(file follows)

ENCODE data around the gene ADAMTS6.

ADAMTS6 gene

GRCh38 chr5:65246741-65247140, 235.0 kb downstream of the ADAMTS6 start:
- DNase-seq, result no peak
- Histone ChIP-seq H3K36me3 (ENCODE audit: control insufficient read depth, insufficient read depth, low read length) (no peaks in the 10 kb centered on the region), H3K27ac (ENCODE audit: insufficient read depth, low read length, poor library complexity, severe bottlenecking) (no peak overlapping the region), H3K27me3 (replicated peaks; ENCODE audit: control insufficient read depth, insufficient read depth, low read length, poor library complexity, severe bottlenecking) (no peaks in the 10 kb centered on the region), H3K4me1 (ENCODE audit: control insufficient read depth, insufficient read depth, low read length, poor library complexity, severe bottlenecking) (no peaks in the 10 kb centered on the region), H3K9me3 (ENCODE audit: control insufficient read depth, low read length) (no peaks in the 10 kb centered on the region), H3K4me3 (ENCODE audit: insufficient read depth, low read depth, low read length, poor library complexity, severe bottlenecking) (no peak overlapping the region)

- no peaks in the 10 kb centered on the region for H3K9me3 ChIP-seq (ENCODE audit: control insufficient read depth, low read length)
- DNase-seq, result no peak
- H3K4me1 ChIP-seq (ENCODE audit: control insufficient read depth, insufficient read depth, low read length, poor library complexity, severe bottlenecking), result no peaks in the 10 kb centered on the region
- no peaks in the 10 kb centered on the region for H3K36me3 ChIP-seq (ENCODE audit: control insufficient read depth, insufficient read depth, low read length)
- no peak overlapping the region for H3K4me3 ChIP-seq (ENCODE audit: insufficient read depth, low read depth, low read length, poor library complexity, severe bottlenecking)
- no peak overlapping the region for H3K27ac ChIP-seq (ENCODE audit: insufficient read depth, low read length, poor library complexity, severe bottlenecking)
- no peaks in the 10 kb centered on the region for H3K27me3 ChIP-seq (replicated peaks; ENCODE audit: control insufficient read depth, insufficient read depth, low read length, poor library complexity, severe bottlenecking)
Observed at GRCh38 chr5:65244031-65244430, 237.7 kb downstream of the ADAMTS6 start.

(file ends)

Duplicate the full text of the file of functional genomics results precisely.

ENCODE data around the gene ADAMTS6.

ADAMTS6 gene

GRCh38 chr5:65246741-65247140, 235.0 kb downstream of the ADAMTS6 start:
- DNase-seq, result no peak
- Histone ChIP-seq H3K36me3 (ENCODE audit: control insufficient read depth, insufficient read depth, low read length) (no peaks in the 10 kb centered on the region), H3K27ac (ENCODE audit: insufficient read depth, low read length, poor library complexity, severe bottlenecking) (no peak overlapping the region), H3K27me3 (replicated peaks; ENCODE audit: control insufficient read depth, insufficient read depth, low read length, poor library complexity, severe bottlenecking) (no peaks in the 10 kb centered on the region), H3K4me1 (ENCODE audit: control insufficient read depth, insufficient read depth, low read length, poor library complexity, severe bottlenecking) (no peaks in the 10 kb centered on the region), H3K9me3 (ENCODE audit: control insufficient read depth, low read length) (no peaks in the 10 kb centered on the region), H3K4me3 (ENCODE audit: insufficient read depth, low read depth, low read length, poor library complexity, severe bottlenecking) (no peak overlapping the region)

- no peaks in the 10 kb centered on the region for H3K9me3 ChIP-seq (ENCODE audit: control insufficient read depth, low read length)
- DNase-seq, result no peak
- H3K4me1 ChIP-seq (ENCODE audit: control insufficient read depth, insufficient read depth, low read length, poor library complexity, severe bottlenecking), result no peaks in the 10 kb centered on the region
- no peaks in the 10 kb centered on the region for H3K36me3 ChIP-seq (ENCODE audit: control insufficient read depth, insufficient read depth, low read length)
- no peak overlapping the region for H3K4me3 ChIP-seq (ENCODE audit: insufficient read depth, low read depth, low read length, poor library complexity, severe bottlenecking)
- no peak overlapping the region for H3K27ac ChIP-seq (ENCODE audit: insufficient read depth, low read length, poor library complexity, severe bottlenecking)
- no peaks in the 10 kb centered on the region for H3K27me3 ChIP-seq (replicated peaks; ENCODE audit: control insufficient read depth, insufficient read depth, low read length, poor library complexity, severe bottlenecking)
Observed at GRCh38 chr5:65244031-65244430, 237.7 kb downstream of the ADAMTS6 start.